ADVANCED REVIEW: ‘Prince Freya,’ Volume 2

Reading Time: 3 minutes

Prince Freya Volume 2

Prince Freya is a European fantasy from mangaka Keiko Ishihara. The series focuses on a young girl, Freya, who is thrust into the aftermath of a treacherous plot against her king. Prince Freya Volume 2 is published in English by VIZMedia and translated to English by Emi Louie-Nishikawa, with touch-up and letter design by Sabrina Heep. This is a great second volume after its debut earlier this year.

In the last volume, we met the titular character Freya, a simple village girl who has been protected most of her life by her childhood friends, Aleki and Aaron. As a part of the kingdom of Tyr, the village she lives in and its inhabitants are caught between the kingdom’s battle with Sigurd, which has slowly been conquering all the lands that share its borders. Now, having turned its eyes Tyr. While we got the chance to see a small romance between Freya and Aaron including a kiss early on, Ishihara rips that romantic rug out from under us by killing Aaron and leaving Freya and his brother Aleki to grieve his death and look to the future.

Now, in Prince Freya Volume 2 having become Prince Edvard, Freya puts her new identity to the test. After jumping onto a runaway wagon at the end of the last volume, Freya comes face to face with the people looking to hurt Tyr and King Edvard. Through this process, we get the chance to see Freya’s physical strength and capability as she and one of her knights fight. When Aleksi joins the fight, they’re able to find a lord’s castle and it’s all downhill and battles from there. Through it all, Freya finds her charade as Prince Edvard difficult to maintain as she battles her own crushing grief and treacherous Tyrish nobles. With the help of her dear friend Aleksi and her new guardian Sir Julius, however, she’s determined not to give up and instead leans into impulsivity to keep fighting.

Ishihara’s story is developing at a rapid pace and that’s a good thing. There is political intrigue, murder, and epic moments in the story that continues to prove to be as action-packed as romance tinged. Her artwork is a wonderful balance of softness and strength that navigates the balance between then Freya’s story and Edvards. While the same character, Ishihara’s ability to tell the perspective of which part of her identity is in play at the moment through art is complex and stunning. This complexity leads to the undercurrent of romance in the story.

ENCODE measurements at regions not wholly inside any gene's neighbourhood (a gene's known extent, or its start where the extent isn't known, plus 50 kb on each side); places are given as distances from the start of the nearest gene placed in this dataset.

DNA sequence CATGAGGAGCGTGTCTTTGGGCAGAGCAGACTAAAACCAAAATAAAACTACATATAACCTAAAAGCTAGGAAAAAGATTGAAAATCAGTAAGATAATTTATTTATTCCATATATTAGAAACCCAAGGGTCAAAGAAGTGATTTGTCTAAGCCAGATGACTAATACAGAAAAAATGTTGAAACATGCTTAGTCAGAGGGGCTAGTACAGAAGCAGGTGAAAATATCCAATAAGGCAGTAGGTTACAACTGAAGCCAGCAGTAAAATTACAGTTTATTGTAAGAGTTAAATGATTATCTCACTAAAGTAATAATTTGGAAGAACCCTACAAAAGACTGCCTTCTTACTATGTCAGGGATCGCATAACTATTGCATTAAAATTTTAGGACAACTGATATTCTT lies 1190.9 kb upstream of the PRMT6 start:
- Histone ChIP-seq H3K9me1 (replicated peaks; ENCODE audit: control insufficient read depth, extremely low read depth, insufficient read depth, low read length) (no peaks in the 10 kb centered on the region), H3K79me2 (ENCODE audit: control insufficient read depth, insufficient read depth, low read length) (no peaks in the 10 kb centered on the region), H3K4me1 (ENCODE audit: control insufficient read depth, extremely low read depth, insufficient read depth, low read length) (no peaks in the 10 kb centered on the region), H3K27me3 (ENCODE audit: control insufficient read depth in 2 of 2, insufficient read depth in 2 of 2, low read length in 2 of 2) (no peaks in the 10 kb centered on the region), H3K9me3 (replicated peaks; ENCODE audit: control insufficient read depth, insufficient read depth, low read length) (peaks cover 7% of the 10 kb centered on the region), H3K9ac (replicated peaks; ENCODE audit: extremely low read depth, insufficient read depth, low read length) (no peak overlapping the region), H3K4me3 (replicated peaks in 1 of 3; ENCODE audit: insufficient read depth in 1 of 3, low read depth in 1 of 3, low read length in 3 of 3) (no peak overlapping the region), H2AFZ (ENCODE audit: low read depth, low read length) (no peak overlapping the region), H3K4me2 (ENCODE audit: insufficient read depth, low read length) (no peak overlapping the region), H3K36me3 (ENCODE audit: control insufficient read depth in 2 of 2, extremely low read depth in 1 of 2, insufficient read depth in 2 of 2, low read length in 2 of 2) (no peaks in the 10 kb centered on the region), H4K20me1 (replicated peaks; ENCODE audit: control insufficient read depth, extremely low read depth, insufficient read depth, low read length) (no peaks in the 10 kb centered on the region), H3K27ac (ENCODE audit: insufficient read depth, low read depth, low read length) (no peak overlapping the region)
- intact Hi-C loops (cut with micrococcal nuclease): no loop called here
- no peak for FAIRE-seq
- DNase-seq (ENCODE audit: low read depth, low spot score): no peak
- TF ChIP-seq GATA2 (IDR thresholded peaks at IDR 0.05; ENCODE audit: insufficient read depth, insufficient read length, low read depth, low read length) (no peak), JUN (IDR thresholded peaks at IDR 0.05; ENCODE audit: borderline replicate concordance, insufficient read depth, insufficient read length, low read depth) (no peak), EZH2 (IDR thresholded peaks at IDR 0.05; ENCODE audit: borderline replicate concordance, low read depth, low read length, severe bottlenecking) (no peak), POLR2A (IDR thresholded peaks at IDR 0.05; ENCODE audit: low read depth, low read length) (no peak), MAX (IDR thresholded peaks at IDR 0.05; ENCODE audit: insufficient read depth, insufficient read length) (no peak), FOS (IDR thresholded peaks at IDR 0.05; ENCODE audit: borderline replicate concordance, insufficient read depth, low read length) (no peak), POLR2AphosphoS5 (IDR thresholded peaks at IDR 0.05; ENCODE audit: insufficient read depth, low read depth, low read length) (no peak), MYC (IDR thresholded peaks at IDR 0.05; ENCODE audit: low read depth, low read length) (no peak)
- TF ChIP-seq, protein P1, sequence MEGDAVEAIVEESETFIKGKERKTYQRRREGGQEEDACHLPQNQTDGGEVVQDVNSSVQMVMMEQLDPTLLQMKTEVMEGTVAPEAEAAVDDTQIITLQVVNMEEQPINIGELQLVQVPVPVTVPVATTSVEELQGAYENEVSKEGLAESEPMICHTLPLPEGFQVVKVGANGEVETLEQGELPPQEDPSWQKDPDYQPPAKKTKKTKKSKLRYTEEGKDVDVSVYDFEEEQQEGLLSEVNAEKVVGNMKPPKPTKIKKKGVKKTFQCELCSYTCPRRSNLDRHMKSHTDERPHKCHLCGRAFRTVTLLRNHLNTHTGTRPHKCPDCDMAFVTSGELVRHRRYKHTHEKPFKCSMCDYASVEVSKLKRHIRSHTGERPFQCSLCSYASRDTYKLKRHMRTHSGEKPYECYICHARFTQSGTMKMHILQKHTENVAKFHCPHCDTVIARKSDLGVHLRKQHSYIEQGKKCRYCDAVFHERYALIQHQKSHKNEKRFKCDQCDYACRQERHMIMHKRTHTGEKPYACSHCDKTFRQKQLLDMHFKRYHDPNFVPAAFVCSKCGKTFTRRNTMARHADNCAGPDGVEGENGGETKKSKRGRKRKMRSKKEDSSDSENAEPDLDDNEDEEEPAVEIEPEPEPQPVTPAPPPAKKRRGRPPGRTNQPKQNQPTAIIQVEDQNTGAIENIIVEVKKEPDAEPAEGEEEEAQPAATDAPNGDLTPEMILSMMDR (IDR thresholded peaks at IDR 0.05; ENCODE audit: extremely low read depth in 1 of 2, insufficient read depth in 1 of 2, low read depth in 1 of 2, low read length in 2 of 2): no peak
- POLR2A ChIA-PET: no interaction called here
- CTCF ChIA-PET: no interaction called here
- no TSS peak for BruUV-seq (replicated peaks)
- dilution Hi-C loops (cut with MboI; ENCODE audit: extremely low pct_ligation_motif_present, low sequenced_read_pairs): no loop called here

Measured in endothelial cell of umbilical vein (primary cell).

On this note, Ishihara leans into the gender-bending romance that is prevalent in shojo but it is clear that the romance is between Freya and Aleksi, while it’s less so if Julius is more attracted to Freya or her, acting as Edvard. Not to give to much away but the seeming love triangle is well executed and the shocking events of the last chapter in this volume throw another twist in the story’s trajectory and showcase how Ishihara is building a story that will subvert as many shojo tropes as possible and keep readers on their toes. Freya’s growth in this one volume alone is extraordinary and I can’t wait to see where her journey leads.

Overall, Prince Freya Volume 2 is a standout on the VIZ Media’s Shojo Beat imprint. It’s filled with action, questions of morality and duty, and carries enough romance to balance it all out. With yet another unthinkable ending, volume 3 can’t come soon enough.

Prince Freya Volume 2 is available from booksellers on July 7, 2020.


Prince Freya Volume 2
5

TL;DR

Prince Freya Volume 2 is a standout on the VIZ Media’s Shojo Beat imprint. It’s filled with action, questions of morality and duty, and carries enough romance to balance it all out. With yet an other unthinkable ending, volume 3 can’t come soon enough.